When my grandma, Zona Armbruster, isn’t that a cool name…Zona…anyway, when she passed away I got a few of her things. One of my favorites is her Kitchen Klatter cookbook.
The cookbook alone is a hoot because it was written when housewives still cooked with lard…daily! There stops my beating heart. But I discovered a sweet surprise when I opened the book cover, in my grandma’s distinct handwriting was her recipe for creamy cucumber salad! The recipe is not a secret, I’m sure it’s the same as everyone’s grandma, but since this is my grandma’s recipe and this is my blog…this creamy cucumber salad recipe is the best in the world. 🙂
1 c. mayonaise
1/2 c. sugar
4 c. cucumbers
Mix, pour over cucumbers
While I was making my salad, I was remembering eating it at grandma and grandpa’s house. The most prominent memory of eating this yummy salad is after a long morning of “putting up corn”. She’d serve it alongside her delicious roast, some of the just picked sweet corn and of course there was homemade apple pie for dessert.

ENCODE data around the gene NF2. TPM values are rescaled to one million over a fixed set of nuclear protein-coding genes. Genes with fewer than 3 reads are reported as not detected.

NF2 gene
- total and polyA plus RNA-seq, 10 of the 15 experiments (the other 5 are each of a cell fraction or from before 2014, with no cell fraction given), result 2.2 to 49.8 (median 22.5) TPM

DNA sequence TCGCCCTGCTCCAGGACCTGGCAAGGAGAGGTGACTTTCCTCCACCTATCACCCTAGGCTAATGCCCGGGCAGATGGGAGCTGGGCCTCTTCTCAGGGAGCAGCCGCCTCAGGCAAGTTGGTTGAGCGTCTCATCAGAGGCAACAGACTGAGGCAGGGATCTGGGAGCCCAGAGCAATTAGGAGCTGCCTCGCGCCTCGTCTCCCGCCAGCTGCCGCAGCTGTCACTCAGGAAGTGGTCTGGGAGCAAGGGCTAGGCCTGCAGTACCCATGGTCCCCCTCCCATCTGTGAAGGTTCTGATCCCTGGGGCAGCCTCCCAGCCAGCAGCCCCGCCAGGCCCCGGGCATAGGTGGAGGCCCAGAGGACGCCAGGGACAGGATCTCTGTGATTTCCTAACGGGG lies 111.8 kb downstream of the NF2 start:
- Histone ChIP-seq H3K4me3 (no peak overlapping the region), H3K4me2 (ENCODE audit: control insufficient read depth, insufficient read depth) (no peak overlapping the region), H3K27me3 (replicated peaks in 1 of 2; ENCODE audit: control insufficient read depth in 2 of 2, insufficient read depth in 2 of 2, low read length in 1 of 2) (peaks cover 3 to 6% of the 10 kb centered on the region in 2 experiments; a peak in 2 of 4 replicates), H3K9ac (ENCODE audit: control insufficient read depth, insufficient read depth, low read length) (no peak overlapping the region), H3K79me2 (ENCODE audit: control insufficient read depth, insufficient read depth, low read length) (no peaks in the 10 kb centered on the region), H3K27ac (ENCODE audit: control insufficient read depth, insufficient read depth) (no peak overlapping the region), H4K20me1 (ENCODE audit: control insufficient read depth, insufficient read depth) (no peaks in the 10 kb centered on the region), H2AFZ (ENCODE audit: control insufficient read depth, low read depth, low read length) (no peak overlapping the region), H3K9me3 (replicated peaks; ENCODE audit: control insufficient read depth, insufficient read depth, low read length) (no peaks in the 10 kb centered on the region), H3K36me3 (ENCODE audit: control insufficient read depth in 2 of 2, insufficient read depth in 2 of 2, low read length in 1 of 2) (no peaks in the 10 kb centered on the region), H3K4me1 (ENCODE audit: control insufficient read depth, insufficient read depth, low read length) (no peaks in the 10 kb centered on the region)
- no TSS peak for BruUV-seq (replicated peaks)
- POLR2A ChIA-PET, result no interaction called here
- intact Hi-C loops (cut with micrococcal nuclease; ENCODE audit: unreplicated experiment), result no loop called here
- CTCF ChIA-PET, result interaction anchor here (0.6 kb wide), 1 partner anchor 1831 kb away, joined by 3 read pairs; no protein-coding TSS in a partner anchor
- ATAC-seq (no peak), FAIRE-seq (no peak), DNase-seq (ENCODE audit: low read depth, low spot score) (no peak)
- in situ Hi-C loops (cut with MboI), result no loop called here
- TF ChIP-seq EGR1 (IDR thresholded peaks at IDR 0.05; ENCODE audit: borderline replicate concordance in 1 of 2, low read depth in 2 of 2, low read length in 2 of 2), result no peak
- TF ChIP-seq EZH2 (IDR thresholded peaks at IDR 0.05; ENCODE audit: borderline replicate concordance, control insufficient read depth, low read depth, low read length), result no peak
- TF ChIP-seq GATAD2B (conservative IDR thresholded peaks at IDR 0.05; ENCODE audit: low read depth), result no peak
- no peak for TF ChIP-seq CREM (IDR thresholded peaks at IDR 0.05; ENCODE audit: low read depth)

Putting up corn is a chore, but one I looked forward to. I was pretty little, but was still included in the process. The men would all go out to the sweet corn patch that had to be 100 acres large (that is an exaggeration, I have no idea how big the sweet corn patch was, but the corn never seemed to stop coming in!) and bring bushels upon bushels of corn down into grandma’s basement where all the women, my aunts and cousins, would all be set up in certain stations. First we’d all sit on crates and pull the husks and silk off the cobs. Then the corn cobs would be taken to the sink where they were gently scrubbed clean of any remaining silks & the random bug (eek)! Then the cobs were taken to my aunts, apparently the only ones trustworthy enough to work the electric knives and they would shimmy that corn right off the cob into large roaster pans. After that, I’m not sure if they added any ingredients or not. I was little remember! But as an adult I’ve learned that some people add sugar and other things before they cook the corn. The corn was then cooked, cooled and stored in bags to be frozen and stored. There is nothing better than sweet corn in the middle of winter!
After the long morning of “putting up corn” we’d be rewarded with that wonderful home cooked meal from grandma Armbruster. Somehow we’d all fit around the small kitchen table and eat, chat and relish in the hard work we had all just put in. I miss those days of when we’d all get together and do something like that, but so thankful for the memories.
Love ya kids!